At the launch of Pure's new touchscreen digital and 'connected' Sensia radio earlier this month, the company's marketing director noted how he was reluctant to refer to the new product as a 'Linux device'.
While the Sensia is clearly demonstrating the cutting edge of digital and internet radio tech, Pure's Marketing Director, Colin Crawford does not want to confuse their marketing message by talking about the fact that it is based on a Linux OS.
PC Pro was quick to pick up on Crawford's comments, noting that: "It might be reliable enough to power their device, but it seems some companies are still a bit reluctant to use the 'L word' when talking about their products.
"Speaking at the launch of the touchscreen Pure Sensia digital radio, director of marketing Colin Crawford was pressed for specifics of the new device's software. But after his CEO reminded him that the new radio was based on a Linux OS, Crawford remarked: 'I don't like the using the word "Linux" on a radio.'"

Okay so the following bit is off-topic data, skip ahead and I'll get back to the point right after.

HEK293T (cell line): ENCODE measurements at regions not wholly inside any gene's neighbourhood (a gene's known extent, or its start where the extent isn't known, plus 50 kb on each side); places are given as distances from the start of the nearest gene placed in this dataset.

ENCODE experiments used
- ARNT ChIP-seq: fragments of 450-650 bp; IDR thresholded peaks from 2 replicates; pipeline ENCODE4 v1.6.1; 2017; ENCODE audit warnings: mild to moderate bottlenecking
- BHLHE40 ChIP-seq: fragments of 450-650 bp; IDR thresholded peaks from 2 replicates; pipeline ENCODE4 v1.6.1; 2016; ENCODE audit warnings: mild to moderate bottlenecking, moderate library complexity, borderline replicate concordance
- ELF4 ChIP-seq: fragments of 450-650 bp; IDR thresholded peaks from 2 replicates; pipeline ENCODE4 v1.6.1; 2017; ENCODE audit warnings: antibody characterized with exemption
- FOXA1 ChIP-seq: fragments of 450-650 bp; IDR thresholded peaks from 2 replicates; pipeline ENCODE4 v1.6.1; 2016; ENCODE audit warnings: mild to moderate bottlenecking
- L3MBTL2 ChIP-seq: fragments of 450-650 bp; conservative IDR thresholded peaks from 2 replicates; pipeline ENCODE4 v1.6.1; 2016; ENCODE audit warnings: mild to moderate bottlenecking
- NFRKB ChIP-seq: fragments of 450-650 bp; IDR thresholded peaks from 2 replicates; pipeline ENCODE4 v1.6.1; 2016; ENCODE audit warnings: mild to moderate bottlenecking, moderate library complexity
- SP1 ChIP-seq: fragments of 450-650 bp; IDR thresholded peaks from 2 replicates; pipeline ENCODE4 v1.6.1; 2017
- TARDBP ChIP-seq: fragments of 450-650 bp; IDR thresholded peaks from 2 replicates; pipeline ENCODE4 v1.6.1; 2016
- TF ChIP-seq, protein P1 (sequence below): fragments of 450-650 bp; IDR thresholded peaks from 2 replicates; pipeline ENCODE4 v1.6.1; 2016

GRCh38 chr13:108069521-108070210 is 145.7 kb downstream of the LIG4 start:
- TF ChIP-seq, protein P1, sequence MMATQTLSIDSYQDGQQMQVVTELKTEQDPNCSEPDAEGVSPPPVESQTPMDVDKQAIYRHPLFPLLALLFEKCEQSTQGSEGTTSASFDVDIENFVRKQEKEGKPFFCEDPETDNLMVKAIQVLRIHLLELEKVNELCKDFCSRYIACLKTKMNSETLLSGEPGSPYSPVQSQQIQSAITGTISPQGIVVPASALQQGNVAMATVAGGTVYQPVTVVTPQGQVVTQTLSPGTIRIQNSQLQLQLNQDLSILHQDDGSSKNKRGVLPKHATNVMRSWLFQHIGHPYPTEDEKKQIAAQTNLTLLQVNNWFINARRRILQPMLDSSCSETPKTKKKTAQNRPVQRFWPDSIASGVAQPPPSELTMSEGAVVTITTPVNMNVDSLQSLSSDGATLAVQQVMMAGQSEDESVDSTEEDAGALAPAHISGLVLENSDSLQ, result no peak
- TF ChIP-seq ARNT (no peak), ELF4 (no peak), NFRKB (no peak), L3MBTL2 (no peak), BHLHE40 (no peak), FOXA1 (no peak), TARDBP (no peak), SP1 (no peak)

The relevance of Linux
Which in turn prompts the question over on Slashdot: "Of course the presence of (possibly embedded) Linux may not have any relevance to consumers in some products; but does the word itself carry a commercial stigma?"
TechRadar asked Crawford the question directly, to which he responded: "The answer is that of course the fact that Linux is crucially important. It opens up all sorts of possibilities in the future, and has already enabled certain aspects of the development. We didn't choose to base it on Linux on a whim!
"The reason I didn't want to go into it at the launch is because this is a consumer product and I didn't want tech journos focusing on something which would be completely irrelevant to consumers."
Or, as one commenter on the Slashdot post noted, "if you say 'Powered by Linux' then the majority of people may as well have heard 'Powered by Snarblax' - they still have no idea what it means, but this time they know they don't know what it means, and that makes them feel stupid, and that makes them dislike whatever they associate with that stupid feeling."